Raised by her Scottish father and the natives of a remote island in the South Pacific, Sarah and her father embark on a perilous journey to Scotland. She knew that her life would change when she left her beloved island. Never did Sarah imagine that she would be sold into a harem. With her father murdered and everything that she had ever known gone, only Hassan Aziz, the most feared pirate on the Barbary Coast can save her. But is Hassan willing to jeopardize his secret mission and risk his life and the lives of his crew to shield this intoxicating maiden from slavery?

Naa’il is the Dey of Algiers, a man who has everything including, wealth, power, wives, slaves, concubines. Drawn to two beautiful American captives, Naa’il tests their loyalty to each other. Little does he know that his game will have devastating consequences… especially for him.

What’s your favorite scene in the book?

One of my favorite scenes takes place between Sarah and the hero, Hassan Aziz. Sarah’s father had died early that morning. Hassan returns to his cabin and finds Sarah sitting beside the window looking reverently at her trunk filled with “treasures” from her life on her island. Hassan can tell she is sad, he sits beside her. She opens her trunk and pulls out four objects, a bamboo comb, a flat shell, a sharks tooth and a mat. Hassan gives into his curiosity and asks her about the purpose of these objects. Sarah proceeds to tell him about her life on her island while demonstrating the use of each one.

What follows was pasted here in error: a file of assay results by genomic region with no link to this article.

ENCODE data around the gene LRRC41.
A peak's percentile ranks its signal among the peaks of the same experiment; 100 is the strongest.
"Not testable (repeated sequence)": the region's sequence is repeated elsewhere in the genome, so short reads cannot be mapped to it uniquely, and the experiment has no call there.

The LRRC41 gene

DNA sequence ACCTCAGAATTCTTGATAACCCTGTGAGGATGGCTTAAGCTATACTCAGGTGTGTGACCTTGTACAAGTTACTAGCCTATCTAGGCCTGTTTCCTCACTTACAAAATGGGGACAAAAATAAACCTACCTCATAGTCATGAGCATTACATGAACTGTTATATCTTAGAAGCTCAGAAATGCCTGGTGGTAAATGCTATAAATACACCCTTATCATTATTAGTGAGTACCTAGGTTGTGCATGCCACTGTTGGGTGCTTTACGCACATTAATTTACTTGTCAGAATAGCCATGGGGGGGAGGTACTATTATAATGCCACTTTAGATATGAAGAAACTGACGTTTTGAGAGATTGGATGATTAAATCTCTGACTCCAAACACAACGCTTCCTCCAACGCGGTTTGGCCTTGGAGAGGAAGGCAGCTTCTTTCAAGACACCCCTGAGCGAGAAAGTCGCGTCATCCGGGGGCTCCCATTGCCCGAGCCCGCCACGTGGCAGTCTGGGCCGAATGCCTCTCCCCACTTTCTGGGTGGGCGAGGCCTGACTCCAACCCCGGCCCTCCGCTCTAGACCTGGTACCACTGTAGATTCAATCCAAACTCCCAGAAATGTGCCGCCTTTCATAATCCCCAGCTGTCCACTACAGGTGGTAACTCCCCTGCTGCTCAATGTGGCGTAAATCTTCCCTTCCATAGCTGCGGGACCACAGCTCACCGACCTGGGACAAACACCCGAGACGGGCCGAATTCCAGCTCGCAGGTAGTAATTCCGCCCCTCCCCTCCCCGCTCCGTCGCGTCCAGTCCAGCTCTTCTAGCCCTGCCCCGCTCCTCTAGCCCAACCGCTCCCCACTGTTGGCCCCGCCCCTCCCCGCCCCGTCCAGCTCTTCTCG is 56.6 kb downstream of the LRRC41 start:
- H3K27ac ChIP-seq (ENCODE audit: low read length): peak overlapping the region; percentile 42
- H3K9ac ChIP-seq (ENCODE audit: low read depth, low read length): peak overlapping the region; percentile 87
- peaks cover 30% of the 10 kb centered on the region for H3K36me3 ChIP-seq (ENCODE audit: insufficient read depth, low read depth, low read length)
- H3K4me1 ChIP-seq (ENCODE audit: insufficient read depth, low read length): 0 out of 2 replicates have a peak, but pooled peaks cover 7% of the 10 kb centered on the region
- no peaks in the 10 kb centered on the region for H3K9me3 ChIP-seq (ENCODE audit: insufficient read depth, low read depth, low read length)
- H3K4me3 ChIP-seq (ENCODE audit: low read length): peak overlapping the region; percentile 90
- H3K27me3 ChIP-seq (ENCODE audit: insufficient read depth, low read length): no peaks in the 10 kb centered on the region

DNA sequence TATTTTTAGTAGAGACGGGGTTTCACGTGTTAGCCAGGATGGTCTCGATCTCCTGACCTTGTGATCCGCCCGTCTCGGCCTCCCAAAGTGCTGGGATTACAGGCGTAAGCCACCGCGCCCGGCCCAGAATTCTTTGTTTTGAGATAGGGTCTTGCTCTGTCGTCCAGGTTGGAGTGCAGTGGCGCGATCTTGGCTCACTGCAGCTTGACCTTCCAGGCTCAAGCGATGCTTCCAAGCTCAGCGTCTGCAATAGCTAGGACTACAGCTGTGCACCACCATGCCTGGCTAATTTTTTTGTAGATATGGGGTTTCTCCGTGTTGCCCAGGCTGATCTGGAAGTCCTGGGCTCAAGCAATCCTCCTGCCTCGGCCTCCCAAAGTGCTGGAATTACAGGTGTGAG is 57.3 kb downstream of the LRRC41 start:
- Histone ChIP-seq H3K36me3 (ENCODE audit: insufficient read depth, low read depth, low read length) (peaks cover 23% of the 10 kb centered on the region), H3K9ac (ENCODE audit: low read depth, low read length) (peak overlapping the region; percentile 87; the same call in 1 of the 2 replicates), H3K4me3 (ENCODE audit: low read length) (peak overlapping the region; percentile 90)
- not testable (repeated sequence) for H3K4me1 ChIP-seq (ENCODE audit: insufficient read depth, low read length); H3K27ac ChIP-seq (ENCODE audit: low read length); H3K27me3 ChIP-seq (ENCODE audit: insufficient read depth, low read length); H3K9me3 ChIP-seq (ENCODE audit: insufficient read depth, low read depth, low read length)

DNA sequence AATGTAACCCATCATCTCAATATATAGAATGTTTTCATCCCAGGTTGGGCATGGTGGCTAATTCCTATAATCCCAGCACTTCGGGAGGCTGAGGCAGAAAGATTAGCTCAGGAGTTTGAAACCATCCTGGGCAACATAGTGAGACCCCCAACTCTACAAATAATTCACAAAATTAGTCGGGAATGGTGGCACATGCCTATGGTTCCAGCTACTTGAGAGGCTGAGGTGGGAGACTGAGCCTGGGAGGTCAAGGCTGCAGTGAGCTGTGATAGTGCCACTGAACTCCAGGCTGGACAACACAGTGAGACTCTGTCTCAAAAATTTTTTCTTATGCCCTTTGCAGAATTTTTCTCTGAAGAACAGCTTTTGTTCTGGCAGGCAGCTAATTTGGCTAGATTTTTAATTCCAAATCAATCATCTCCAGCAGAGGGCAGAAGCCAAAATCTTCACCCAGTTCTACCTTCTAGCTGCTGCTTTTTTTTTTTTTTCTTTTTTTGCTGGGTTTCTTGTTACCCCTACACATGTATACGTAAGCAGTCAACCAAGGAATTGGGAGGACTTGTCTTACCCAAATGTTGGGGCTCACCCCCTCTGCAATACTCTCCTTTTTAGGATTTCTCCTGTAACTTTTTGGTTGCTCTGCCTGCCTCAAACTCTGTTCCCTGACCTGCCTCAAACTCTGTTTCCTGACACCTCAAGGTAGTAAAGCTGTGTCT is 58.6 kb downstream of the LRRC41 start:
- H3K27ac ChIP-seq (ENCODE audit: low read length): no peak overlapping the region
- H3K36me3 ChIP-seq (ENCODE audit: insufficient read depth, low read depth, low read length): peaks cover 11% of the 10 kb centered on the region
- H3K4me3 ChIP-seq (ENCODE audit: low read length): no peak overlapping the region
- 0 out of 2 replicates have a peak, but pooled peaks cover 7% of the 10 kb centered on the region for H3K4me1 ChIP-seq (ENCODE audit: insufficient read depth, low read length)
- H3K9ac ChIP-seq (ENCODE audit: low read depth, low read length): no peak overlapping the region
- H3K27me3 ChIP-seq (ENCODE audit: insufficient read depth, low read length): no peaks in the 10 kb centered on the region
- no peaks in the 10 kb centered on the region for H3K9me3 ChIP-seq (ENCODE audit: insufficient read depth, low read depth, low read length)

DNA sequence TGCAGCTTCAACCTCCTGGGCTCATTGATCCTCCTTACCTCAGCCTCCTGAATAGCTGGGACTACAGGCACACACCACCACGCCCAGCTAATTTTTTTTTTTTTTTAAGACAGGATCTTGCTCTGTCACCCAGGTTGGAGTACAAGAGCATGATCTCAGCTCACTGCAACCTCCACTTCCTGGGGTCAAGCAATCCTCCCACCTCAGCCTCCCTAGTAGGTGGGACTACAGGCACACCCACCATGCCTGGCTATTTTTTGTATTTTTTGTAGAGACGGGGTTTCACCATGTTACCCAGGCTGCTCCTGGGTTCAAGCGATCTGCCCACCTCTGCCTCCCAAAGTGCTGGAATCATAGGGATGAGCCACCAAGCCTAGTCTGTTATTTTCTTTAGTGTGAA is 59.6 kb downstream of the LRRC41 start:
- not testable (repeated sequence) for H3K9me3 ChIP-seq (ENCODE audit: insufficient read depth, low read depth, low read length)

I love this scene because it’s such a sweet interlude between these two strangers. This is the beginning of their love affair.

 Where can we learn more about you and your work?

Amazon: https://www.amazon.com/Maidens-Honor-Woman-Eden-Book-ebook/dp/B076FQ27S8

Facebook:  https://www.facebook.com/JosannaThompsonAuthor/?ref=bookmarks

Goodreads: https://www.goodreads.com/author/show/17238374.Josanna_Thompson

Instagram: https://www.instagram.com/theglobetrottingtiari/

Pinterest: https://www.pinterest.com/josannathompson/

Twitter: https://twitter.com/JosannaThompson

Look me up. I always enjoy chatting with readers.

Oh, I have a killer website. I built it like a DVD and packed it with lots of extras, including, a blog, interviews with characters, and articles about my research. I also give readers an opportunity to ask my characters questions. They are very chatty and would love to hear from you. (Click on the link below.)  Check back from time to time. I’m always adding to it.

My website:

www.josannathompson.com